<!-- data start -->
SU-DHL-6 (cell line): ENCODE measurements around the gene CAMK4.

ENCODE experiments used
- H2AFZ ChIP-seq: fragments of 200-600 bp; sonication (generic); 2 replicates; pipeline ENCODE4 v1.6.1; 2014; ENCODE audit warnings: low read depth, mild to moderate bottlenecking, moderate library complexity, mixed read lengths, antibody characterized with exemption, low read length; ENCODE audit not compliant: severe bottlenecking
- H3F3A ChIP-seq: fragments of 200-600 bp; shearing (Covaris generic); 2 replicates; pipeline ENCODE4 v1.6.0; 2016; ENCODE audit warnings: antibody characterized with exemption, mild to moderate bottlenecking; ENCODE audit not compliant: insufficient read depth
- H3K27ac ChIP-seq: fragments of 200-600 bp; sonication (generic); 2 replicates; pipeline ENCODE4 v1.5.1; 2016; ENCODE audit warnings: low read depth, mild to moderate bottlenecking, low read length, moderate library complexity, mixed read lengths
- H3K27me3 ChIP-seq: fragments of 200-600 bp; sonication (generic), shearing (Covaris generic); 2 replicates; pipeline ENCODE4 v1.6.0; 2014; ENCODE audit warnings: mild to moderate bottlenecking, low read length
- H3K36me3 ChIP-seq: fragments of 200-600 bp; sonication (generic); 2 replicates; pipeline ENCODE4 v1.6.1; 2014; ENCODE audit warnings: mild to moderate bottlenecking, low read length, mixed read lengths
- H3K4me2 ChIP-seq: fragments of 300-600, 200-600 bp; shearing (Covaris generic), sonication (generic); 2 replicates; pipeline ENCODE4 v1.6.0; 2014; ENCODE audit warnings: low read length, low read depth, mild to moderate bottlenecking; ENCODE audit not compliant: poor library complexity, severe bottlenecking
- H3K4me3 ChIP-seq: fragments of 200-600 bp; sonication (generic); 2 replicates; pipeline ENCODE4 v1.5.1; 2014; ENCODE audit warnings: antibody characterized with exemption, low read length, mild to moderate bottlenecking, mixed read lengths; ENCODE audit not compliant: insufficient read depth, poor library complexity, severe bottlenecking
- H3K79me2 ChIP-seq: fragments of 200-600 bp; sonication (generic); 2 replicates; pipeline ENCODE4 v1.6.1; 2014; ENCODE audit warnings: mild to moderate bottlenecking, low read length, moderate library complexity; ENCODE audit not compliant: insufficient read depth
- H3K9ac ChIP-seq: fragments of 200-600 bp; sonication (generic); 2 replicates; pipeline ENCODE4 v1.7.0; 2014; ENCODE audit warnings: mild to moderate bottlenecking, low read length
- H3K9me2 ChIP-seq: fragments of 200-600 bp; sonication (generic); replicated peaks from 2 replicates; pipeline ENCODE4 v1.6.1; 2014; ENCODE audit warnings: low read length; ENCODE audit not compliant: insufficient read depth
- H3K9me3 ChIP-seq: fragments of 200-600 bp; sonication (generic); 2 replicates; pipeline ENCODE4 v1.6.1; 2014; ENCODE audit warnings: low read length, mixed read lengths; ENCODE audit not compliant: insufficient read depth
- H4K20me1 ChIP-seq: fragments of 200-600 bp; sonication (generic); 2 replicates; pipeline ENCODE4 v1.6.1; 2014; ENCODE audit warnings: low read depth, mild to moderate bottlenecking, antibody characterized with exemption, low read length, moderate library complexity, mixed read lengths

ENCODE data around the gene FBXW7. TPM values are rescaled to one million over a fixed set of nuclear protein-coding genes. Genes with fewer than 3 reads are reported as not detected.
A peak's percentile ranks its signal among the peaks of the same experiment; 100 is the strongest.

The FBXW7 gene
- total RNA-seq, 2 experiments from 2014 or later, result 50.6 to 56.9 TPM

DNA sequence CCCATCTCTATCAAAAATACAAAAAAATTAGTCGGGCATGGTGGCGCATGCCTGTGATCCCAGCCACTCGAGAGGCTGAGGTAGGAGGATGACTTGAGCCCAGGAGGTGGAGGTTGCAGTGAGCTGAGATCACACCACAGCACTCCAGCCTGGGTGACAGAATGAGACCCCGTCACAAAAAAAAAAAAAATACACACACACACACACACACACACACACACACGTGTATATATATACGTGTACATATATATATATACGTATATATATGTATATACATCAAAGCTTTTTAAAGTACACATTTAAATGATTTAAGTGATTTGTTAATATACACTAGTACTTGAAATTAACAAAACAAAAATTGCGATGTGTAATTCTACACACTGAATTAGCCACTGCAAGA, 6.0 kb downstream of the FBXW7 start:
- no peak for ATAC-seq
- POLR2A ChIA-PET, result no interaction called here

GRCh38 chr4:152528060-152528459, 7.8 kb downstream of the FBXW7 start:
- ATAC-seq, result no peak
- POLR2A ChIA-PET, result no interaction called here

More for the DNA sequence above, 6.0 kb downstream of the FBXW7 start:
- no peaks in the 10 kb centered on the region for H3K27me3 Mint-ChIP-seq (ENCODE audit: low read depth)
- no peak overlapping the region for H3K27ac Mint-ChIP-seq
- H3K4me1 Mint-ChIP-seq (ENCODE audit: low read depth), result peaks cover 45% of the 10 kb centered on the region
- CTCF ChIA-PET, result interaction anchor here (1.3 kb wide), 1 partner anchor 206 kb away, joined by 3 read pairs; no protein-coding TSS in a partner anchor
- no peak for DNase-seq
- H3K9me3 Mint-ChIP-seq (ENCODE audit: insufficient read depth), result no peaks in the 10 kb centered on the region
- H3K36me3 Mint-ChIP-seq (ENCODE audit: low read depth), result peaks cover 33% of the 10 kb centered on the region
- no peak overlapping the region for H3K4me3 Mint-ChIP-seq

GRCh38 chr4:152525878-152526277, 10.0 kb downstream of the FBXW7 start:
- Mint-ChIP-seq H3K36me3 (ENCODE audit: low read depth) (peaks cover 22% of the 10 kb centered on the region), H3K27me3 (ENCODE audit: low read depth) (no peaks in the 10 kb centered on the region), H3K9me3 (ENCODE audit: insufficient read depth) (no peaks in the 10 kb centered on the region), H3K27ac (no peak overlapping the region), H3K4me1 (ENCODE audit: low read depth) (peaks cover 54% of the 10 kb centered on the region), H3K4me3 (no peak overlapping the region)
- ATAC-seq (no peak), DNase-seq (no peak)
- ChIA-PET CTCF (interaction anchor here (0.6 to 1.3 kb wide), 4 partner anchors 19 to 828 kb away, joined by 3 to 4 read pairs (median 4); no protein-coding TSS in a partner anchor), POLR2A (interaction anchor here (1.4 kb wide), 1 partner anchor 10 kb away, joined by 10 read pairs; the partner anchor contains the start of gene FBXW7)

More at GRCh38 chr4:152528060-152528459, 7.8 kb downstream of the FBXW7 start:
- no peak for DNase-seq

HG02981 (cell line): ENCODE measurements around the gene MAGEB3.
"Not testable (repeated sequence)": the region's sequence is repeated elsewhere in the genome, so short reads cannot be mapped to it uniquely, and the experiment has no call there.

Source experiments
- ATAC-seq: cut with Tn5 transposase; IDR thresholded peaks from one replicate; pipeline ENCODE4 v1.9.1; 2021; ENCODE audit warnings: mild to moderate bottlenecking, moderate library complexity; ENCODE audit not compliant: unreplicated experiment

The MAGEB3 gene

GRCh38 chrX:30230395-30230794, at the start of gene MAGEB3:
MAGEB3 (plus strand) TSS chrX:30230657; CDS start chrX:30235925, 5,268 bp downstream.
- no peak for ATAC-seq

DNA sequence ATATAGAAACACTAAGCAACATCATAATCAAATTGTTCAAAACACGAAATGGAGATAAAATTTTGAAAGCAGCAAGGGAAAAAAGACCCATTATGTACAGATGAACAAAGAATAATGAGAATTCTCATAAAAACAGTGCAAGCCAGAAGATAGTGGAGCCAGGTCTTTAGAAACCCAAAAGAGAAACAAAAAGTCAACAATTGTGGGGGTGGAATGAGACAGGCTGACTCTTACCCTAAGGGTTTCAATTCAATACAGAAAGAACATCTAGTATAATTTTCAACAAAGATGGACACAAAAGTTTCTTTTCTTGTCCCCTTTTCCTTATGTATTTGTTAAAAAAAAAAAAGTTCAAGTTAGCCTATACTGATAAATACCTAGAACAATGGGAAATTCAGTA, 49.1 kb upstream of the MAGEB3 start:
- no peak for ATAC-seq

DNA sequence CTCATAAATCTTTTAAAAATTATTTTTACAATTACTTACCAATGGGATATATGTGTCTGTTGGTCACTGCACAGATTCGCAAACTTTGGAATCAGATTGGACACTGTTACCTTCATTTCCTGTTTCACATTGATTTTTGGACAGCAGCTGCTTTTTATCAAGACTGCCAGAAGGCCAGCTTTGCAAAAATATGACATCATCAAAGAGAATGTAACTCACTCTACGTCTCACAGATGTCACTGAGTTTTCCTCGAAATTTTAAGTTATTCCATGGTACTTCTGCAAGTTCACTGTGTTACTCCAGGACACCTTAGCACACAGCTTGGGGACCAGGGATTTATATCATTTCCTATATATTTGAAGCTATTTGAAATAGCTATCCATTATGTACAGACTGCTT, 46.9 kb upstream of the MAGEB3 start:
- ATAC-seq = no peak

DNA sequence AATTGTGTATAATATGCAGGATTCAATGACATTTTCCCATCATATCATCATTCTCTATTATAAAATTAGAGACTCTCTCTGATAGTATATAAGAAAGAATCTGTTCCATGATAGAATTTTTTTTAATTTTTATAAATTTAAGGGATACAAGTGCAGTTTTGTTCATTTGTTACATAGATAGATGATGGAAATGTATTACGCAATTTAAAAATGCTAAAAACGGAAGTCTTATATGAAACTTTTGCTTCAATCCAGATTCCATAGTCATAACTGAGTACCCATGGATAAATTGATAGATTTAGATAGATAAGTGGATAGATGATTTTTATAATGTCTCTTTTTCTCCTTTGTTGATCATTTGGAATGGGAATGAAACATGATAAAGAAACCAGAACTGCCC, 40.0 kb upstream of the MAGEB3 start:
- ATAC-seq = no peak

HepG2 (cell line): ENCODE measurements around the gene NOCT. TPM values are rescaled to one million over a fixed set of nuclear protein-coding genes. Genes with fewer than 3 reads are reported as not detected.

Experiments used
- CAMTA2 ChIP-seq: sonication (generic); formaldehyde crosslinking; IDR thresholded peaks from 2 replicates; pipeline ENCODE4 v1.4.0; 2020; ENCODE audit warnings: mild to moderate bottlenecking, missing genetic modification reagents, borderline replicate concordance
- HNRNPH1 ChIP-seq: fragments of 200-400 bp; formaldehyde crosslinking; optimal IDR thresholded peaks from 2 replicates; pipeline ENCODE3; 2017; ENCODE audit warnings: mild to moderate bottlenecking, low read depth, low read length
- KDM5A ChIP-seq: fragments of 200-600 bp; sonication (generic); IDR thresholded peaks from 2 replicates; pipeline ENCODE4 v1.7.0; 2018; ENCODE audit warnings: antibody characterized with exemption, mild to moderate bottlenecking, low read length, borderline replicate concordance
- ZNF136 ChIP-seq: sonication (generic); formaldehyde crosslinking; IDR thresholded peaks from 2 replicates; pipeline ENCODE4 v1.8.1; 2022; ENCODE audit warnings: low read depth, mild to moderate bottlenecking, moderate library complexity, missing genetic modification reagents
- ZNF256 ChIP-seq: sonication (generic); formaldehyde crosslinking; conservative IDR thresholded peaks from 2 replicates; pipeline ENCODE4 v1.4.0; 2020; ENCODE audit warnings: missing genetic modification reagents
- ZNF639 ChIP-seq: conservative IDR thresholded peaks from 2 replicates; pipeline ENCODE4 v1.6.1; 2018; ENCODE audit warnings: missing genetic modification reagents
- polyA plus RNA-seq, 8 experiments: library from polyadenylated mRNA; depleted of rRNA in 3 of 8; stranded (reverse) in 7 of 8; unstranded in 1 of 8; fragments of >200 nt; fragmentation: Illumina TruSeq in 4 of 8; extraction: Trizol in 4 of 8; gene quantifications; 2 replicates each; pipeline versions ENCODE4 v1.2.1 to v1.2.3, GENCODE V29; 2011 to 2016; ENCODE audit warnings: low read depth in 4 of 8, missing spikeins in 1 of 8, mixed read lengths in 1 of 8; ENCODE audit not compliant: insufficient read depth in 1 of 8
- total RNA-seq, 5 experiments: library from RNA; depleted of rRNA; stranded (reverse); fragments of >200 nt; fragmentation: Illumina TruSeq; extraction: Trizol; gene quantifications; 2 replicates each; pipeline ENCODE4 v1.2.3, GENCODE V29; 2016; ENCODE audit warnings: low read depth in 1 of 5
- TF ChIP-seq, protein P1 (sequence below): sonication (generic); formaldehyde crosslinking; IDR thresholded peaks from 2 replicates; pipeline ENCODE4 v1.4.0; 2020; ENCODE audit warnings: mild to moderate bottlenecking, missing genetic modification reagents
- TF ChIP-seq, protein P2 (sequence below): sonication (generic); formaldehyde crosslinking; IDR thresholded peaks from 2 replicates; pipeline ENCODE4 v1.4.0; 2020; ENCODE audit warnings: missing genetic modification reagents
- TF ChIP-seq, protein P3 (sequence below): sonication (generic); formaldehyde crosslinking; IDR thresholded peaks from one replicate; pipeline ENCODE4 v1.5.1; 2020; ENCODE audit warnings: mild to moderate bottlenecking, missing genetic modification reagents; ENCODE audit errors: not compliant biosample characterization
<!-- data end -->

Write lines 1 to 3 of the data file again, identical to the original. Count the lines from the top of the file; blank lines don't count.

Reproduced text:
SU-DHL-6 (cell line): ENCODE measurements around the gene CAMK4.

ENCODE experiments used
- H2AFZ ChIP-seq: fragments of 200-600 bp; sonication (generic); 2 replicates; pipeline ENCODE4 v1.6.1; 2014; ENCODE audit warnings: low read depth, mild to moderate bottlenecking, moderate library complexity, mixed read lengths, antibody characterized with exemption, low read length; ENCODE audit not compliant: severe bottlenecking